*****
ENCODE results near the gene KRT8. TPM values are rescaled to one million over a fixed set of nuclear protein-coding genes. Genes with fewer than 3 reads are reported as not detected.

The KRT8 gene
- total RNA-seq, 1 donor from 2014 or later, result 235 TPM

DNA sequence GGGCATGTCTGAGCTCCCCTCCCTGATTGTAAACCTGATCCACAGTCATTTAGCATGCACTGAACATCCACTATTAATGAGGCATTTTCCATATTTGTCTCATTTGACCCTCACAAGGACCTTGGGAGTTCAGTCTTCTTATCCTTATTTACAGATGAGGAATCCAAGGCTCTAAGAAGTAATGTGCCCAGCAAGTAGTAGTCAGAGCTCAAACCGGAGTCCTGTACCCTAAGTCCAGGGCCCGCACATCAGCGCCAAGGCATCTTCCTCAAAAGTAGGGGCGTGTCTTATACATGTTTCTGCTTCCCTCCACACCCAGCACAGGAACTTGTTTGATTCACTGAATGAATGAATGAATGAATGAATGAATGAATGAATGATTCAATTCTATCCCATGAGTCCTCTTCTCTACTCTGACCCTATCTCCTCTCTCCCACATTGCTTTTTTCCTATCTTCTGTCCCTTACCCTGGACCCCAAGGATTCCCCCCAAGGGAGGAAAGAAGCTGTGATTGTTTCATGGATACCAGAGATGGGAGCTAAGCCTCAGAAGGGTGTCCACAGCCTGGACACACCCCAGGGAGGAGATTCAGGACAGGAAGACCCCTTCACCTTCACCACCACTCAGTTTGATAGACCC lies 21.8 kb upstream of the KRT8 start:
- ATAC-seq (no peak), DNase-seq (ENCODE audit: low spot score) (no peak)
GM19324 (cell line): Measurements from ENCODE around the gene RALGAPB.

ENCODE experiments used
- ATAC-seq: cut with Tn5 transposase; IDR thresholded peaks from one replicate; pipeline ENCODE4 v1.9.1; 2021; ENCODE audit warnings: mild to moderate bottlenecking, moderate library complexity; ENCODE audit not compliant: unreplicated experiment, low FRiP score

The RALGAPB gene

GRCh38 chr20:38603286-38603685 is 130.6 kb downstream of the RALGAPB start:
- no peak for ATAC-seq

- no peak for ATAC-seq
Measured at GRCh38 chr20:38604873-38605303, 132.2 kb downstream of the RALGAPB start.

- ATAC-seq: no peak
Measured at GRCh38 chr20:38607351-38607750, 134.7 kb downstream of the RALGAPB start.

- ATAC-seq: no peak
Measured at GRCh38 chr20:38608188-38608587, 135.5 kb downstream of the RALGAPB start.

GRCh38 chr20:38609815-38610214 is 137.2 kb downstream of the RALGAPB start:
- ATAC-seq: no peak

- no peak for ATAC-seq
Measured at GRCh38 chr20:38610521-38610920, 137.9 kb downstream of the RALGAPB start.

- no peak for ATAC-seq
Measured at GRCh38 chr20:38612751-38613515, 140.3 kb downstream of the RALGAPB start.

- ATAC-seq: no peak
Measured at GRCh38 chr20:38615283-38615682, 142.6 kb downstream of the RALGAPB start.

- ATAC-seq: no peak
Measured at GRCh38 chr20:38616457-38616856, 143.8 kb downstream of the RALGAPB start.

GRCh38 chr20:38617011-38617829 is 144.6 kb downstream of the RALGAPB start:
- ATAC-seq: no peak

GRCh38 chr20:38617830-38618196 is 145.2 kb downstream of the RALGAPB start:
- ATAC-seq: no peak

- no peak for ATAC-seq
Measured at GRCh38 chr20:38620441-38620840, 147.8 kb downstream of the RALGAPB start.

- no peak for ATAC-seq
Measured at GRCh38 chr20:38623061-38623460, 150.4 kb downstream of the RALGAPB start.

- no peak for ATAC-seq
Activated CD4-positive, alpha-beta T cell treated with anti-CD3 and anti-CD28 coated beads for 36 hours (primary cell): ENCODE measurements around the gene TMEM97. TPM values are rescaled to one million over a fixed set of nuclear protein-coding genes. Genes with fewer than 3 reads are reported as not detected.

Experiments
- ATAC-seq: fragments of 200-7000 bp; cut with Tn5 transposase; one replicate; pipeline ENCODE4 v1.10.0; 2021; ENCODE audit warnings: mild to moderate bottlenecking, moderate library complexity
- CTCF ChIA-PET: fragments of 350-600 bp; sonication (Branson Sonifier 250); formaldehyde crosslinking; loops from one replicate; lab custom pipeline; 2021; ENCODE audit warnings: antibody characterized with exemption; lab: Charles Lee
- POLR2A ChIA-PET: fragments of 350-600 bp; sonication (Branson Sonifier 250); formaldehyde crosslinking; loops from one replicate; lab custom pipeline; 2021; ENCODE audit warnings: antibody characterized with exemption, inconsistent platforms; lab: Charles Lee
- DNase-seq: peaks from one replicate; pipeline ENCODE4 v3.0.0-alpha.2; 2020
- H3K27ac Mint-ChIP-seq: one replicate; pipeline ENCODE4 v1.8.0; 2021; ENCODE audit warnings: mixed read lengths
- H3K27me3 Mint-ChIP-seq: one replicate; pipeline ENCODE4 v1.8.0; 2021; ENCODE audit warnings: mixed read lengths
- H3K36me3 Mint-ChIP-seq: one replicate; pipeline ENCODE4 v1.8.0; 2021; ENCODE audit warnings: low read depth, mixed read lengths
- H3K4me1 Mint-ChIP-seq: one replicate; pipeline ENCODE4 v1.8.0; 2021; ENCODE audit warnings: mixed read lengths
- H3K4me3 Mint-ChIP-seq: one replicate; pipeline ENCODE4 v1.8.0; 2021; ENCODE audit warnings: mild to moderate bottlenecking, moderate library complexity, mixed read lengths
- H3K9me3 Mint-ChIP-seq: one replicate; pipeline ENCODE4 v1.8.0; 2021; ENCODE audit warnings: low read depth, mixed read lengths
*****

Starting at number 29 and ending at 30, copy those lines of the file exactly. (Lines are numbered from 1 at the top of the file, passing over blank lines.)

- ATAC-seq: no peak

GRCh38 chr20:38617830-38618196 is 145.2 kb downstream of the RALGAPB start: